Life of Fish, The
Original Title: La Vida de los Peces
Release date: June 10, 2010
Director: Matías Bize
Screenplay by: Matías Bize, Julio Rojas
Cast: Santiago Cabrera, Blanca Lewin
The Life of Fish is a simple film that follows 33-year-old Andres (Cabrera), who works as a travel reviewer, who’s back in his hometown after not seeing his friends for the past ten years. He’s disconnected, and possibly full of regrets as he tells his old pals when he describes himself as a tourist always on the move.
His biggest regret is Beatriz (Lewin), his ex, who is also at this little get together.
A film like this relies solely in the chemistry of their leads and their interaction. For the most part, there is this wonderful electric tension between Andres and Beatriz. We don’t know yet, whether we want them or not to get together, that’s left until we know more about them as the story progresses.
The house where everything takes place is almost like a character in itself, a vial that haunts Andres with memories of what happened between him and his friend, which has nothing to do with his relation with Beatriz but it goes with the theme of regret. We’re hinted at it several times for half the film, but we never get much out of it except for a nice scene in which Andres talks with the maid who’s seen him and his friend grow.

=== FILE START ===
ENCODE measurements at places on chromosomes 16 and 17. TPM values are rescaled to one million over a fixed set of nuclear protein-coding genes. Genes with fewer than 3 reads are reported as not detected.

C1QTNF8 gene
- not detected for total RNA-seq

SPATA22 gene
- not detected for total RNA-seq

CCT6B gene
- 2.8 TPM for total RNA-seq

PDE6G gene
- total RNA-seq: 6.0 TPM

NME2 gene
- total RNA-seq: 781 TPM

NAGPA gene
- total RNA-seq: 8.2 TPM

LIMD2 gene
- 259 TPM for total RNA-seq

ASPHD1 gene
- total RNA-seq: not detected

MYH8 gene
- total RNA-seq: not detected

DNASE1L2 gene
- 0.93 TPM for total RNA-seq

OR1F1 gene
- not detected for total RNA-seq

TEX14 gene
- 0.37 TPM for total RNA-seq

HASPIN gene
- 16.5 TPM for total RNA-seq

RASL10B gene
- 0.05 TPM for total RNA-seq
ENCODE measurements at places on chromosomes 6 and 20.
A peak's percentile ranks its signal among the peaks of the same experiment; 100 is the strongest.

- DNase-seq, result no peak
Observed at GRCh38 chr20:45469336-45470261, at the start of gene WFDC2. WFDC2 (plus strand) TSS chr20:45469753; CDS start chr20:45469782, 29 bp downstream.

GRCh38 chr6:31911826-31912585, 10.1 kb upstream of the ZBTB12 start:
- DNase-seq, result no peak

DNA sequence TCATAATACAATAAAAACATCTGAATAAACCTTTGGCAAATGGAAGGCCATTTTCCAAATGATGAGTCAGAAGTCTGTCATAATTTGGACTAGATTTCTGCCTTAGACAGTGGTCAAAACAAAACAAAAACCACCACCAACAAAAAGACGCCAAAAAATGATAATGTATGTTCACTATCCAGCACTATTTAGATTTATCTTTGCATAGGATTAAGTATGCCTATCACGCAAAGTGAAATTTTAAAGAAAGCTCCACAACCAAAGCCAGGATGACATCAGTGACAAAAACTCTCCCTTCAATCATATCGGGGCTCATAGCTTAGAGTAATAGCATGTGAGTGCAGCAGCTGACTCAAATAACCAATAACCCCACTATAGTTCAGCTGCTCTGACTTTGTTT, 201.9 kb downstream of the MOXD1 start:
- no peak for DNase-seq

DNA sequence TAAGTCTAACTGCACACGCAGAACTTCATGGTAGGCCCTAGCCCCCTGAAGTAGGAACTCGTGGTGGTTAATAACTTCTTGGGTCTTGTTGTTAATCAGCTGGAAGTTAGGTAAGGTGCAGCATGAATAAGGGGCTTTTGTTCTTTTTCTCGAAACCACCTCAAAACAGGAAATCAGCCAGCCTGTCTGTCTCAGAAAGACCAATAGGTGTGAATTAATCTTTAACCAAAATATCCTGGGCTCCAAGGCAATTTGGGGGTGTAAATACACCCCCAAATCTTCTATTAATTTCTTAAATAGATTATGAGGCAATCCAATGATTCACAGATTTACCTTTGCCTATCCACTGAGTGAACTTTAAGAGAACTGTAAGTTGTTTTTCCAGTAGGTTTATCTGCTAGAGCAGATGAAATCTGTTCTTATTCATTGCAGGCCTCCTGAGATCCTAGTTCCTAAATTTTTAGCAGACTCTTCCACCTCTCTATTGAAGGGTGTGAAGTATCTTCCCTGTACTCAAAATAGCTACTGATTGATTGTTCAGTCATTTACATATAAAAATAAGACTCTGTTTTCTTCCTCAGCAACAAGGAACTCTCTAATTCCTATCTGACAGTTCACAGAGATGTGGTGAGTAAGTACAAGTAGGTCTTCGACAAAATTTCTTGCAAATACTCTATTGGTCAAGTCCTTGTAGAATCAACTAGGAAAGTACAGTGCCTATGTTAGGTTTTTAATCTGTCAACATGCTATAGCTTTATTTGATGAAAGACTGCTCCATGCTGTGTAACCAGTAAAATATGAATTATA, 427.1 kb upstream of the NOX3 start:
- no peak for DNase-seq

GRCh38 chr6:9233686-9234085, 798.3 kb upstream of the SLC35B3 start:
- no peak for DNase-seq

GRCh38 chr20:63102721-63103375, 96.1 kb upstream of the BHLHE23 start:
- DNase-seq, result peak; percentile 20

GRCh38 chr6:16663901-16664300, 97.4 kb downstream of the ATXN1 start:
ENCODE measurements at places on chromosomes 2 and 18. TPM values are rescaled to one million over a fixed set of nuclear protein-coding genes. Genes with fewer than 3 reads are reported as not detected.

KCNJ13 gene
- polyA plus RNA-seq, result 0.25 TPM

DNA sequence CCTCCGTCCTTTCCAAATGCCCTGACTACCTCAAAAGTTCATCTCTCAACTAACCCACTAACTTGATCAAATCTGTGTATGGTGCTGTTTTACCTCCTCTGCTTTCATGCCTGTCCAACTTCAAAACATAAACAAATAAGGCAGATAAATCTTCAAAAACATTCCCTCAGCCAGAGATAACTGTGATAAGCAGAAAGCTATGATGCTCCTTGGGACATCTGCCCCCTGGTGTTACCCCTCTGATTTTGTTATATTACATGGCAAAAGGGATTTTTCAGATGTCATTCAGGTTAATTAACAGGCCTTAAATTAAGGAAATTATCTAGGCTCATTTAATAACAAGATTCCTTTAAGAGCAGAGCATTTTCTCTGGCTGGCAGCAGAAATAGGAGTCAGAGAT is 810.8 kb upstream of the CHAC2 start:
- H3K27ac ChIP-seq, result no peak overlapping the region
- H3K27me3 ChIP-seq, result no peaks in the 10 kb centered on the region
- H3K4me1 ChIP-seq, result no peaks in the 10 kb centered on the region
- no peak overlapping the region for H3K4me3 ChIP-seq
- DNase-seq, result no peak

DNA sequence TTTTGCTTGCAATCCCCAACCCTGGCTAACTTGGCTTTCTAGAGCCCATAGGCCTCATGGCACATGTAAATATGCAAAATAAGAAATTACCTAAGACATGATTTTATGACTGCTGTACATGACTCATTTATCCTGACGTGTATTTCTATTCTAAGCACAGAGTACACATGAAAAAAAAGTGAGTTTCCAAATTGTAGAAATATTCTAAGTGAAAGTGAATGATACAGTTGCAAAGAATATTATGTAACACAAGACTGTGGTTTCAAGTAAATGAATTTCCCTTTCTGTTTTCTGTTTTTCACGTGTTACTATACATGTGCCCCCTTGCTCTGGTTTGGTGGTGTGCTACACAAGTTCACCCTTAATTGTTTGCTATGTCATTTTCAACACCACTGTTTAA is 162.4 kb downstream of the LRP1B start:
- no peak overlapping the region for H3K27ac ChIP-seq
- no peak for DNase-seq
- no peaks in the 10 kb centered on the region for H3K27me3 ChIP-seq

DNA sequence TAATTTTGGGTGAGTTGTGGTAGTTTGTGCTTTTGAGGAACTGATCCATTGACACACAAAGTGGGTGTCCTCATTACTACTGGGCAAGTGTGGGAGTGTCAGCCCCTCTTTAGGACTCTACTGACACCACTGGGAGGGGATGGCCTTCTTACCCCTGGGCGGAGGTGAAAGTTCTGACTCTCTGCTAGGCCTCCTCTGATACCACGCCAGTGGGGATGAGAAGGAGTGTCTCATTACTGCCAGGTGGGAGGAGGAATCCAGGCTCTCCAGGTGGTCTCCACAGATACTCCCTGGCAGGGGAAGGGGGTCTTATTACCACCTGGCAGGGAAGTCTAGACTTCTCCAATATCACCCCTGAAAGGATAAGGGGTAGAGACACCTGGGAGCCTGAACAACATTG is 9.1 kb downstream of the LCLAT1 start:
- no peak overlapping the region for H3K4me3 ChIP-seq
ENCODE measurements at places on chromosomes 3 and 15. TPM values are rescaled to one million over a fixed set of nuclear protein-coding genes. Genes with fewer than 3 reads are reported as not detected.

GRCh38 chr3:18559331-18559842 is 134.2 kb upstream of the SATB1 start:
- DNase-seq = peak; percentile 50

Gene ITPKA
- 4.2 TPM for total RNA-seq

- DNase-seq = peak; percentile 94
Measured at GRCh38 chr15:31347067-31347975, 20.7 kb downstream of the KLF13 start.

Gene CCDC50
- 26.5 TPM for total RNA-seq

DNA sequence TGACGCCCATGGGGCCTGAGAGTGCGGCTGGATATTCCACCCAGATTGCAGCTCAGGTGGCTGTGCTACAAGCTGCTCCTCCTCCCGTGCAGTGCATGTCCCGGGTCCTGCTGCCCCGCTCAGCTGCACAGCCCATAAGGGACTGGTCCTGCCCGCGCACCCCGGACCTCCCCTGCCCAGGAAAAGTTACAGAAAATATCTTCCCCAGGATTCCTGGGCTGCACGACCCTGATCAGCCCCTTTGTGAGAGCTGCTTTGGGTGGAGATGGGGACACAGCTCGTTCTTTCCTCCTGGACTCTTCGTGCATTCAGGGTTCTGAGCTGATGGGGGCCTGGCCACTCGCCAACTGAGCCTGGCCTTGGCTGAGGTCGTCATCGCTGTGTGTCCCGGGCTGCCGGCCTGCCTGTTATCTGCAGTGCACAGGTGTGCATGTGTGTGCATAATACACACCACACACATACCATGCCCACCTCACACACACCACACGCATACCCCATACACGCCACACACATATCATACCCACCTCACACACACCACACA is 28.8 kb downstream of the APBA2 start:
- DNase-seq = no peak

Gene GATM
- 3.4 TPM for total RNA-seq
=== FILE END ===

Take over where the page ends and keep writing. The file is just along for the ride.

Besides showing an aquarium with fishes, The Life of Fish title mostly refers to watching how fish live in a tank. We’re spectators, but we’re never part of it. That’s Andres, he made a terrible decision ten years prior and he’s suffering from it. He witnesses his friends who are married with kids, jobs and mortgages to pay, yet he sells the little properties his parents left him, and has no attachments. It’s all great post-quarter-life crisis, accompanied with some very nice composition and lightning, as well as a compelling score — that sometimes overpowers the scenes, but makes for a nicely styled experience.
There’s a problem with Andres and Beatriz’ interaction that cracks the film, however. He hints to wanting to be with her mixed in with a little concern to see how she’s doing, and she really did move on. She didn’t sit there to wait for him to get his crap together, she moved on and lets him know, yet he still kept on insisting promising a start-over. Nevertheless, the ending is cruel — maybe it wasn’t intentional, but it makes Breatriz look like a b!tch… even if Andres was a total screw-up back in the day. It really hinders the result of the film, depending on where you wanted the film to go. Romantic films are seldom anyone’s cup of tea, and if you’re looking for it here, you may be disappointed.
Haters of the genre may find a lot to like here. There’s some great acting in there, specially whenever they weren’t rambling on, and stuck to those silences with long-ish shots of them looking but not looking at each other, it worked. Believe it or not, that was when their chemistry worked the best.
Don’t miss out the shows of The Life of Fish at the 2011 Lima Film Festival:
Sat. 6 – 8pm
Sala 1 – Cineplanet San Miguel
Sun. 7 – 8pm
Sala Azul, Centro Cultural Pontificia Universidad Catolica (CCPUCP)
Mon.8 – 9.45pm
Sala 5 – Cineplanet Alcazar
Tue.9 – 8.30pm
Sala 8 – Cineplanet Risso
Wed.10 – 2.15pm
Sala Roja – CCPUCP